In 1831, when Darwin set off on his voyage round the world, he could not have known that his ideas would still be in circulation in his bicentenary year. Twenty-five years later, finally working on the Origin, he said, "I am like Croesus overwhelmed with my riches of facts". That he didn't give up, that he persevered despite the intellectual challenge, the likely social censure and his own ill-health, and that he distilled out of complexity one of the most important universal laws ever discovered, are all reasons why we continue to hold him in such high esteem. Janet Browne tells the remarkable story - spanning two centuries - of the book and its impact in this compelling and compact account.
For Darwin, facts were not Gradgrindian blows to the soul but living creatures (though often soon to be extinguished by his habit for either collecting or shooting them). His childhood love of nature and sense of wonder at the diversity of life found an early expression in William Paley's theology of a designer-god, which suited his intended career as one those naturalist-parsons who enjoyed "a comfortable niche in a country parish". Like Paley, "Darwin saw organisms that were excellently adapted to their way of life". Unlike Paley and almost everyone else, Darwin saw that sometimes organisms were very poorly designed and very often came off worse in the struggle for survival. He "shattered all previous images of pastoral harmony". He saw that "the urge to succeed was brutal" and "it seemed unlikely that a divine architect would deliberately create such wasteful, purposeless features." As he watched his own daughter die, he asked, "How could a caring, beneficent creator extinguish such an innocent child?"
Although it was never Darwin's intention to destroy "the presence of God in nature", "his appeal to natural law unmistakably contributed to the general push towards secularization". He "replaced Paley's vision of perfect adaptation with imperfection and chance" and repeatedly challenged the idea that species were separately and divinely created. But could his precious facts alone prove that species really did change? "Natural selection is not self-evident in nature... Darwin had no crucial experiment that conclusively demonstrated evolution in action... Everything in his book required the reader's imagination."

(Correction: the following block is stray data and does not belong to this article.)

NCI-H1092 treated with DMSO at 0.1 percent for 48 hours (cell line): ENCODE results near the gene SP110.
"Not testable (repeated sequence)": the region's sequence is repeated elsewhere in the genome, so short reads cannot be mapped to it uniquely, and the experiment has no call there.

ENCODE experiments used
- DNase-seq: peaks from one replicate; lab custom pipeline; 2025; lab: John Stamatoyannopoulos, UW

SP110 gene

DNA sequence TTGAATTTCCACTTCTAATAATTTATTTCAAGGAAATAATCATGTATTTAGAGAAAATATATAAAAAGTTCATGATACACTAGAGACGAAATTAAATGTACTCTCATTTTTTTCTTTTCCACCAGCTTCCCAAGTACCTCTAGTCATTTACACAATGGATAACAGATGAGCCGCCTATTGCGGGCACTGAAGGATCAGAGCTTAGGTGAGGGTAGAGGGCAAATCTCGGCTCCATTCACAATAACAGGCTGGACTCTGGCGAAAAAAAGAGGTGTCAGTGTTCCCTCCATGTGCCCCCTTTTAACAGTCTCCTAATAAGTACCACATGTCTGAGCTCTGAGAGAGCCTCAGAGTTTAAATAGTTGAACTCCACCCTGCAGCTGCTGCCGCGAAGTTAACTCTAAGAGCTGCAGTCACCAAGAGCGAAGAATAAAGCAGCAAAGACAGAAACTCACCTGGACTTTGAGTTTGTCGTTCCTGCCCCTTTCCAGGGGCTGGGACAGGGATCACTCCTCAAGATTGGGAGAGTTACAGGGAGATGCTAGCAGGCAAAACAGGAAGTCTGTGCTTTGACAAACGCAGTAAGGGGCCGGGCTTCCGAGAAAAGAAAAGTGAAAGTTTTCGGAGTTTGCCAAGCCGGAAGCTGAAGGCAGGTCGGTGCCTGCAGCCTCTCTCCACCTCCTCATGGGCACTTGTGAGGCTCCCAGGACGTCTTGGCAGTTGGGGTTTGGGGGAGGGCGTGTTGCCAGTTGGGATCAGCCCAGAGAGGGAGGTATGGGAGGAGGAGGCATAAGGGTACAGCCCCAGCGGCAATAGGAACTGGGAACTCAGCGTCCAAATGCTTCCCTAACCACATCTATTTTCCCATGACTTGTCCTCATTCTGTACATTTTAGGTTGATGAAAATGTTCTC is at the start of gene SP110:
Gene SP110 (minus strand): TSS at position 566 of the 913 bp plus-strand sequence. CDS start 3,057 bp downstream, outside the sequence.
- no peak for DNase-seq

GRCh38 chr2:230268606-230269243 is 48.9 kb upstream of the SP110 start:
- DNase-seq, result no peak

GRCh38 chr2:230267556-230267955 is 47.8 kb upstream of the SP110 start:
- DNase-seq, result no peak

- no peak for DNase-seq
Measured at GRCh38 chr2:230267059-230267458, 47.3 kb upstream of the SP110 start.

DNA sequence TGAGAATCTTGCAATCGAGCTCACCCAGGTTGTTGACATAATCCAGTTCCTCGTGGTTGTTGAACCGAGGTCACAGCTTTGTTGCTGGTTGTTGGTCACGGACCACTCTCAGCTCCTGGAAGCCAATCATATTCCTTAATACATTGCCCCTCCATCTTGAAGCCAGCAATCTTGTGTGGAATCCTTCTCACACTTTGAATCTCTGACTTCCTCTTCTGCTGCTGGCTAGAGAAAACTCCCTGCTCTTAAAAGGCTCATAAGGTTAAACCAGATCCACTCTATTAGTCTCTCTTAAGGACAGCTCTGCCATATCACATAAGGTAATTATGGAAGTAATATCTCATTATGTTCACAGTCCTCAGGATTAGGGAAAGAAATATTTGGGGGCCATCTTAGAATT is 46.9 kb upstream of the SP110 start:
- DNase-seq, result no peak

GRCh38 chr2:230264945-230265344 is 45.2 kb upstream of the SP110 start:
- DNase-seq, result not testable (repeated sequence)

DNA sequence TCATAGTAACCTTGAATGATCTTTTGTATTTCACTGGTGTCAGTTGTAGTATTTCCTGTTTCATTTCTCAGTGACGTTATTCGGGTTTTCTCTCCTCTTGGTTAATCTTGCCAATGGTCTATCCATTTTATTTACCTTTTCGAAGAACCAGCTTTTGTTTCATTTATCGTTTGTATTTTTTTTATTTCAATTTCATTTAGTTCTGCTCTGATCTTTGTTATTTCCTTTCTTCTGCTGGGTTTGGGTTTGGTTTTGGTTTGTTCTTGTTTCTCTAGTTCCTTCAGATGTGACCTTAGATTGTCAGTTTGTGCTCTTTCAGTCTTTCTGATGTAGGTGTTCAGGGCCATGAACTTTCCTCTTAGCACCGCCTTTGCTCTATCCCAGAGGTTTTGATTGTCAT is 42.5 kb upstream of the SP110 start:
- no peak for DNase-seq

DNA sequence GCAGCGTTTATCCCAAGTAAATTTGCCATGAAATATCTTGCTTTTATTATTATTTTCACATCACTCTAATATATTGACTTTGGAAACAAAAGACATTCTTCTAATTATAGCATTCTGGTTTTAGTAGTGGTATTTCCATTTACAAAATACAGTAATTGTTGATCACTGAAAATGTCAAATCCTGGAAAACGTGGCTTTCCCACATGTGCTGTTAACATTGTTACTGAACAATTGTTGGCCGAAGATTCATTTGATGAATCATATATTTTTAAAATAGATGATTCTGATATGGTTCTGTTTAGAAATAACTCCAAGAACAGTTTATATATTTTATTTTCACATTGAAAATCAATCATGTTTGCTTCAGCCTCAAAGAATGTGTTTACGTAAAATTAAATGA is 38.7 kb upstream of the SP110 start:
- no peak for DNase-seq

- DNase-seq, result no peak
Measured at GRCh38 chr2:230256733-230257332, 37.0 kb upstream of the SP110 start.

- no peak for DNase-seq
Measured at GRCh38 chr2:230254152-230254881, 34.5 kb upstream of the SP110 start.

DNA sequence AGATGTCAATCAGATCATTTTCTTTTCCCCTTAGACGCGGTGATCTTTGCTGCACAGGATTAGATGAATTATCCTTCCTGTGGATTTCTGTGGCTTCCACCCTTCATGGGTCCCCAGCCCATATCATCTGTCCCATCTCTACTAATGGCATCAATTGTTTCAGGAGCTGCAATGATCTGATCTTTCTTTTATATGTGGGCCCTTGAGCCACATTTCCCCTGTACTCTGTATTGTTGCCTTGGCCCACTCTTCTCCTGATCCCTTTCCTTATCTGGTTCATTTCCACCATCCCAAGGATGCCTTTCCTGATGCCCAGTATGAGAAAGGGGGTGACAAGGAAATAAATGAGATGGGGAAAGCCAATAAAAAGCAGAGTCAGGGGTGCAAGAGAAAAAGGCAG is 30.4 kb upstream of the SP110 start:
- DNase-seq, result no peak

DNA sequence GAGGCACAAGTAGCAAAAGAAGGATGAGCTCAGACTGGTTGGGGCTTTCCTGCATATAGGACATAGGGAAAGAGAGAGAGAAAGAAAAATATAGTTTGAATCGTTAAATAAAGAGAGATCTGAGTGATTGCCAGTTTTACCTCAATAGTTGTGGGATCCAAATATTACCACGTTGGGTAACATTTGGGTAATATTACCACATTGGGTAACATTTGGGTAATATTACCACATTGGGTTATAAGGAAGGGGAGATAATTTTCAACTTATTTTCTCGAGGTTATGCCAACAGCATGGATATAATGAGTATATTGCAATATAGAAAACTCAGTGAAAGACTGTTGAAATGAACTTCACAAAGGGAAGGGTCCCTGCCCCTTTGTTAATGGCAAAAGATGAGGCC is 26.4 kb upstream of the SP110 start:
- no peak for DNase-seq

Browne deals briefly with the unsavoury ideas often linked - however loosely - with Darwin. "Eugenic doctrines around 1900 were invariably coupled with other ideological extensions of Darwinism." Browne points out that "racism and genocide predated Darwin" and nor were they solely confined to the West. "Nevertheless, evolutionary views, and then the new science of genetics, gave powerful biological backing to those who wished to partition society according to ethnic difference or promote white supremacy." Darwin's own insight was "that humans were all brothers under the skin", a view vindicated by modern evolutionary biology.
Of course, for many religious people the real difficulties are not with the scientific details nor with misapplications such as social Darwinism, but with their fear that Darwin's dangerous idea will "free the world from theological dogma" and that naturalism will ultimately drive out religion. For contemporaries like Huxley, that was certainly the hope: not for him the inane notion that evolution was perhaps "a purposeful process regulated by God". Others couldn't see what all the fuss was about: Tennyson, for example, wondered what difference it would make if man really had descended from apes.
In the Origin, Darwin himself deliberately avoided discussing human origins and he sidestepped the question of "a divine presence in the natural world" although he knew his theory would change forever the terms in which such debates were conducted. Once again, however reluctant Darwin was as a protagonist, religion had to shift its ground as a result of scientific progress. I personally follow Dawkins and Dennett in seeing evolution as irreconcilable with all but the most washed-out religious ideas, but I now have a better understanding of why Darwin kept his more radical thoughts out of the Origin and safe inside his private notebooks. Janet Browne's engaging and enjoyable book keeps Darwin the author and scientist centre stage but never loses sight of Charles Darwin the loving husband and parent.
Despite being familiar with this subject, I found the audiobook hard going. It's one of the most important and exciting stories in human history, but this reading makes it dull and unengaging. The narrator has a flat voice which sounds like computer generated airport announcements and fails to bring any passion or interest to the story. The continued listing of dates does nothing to relieve the monotone and breaks up the argument time and time again. A great disappointment.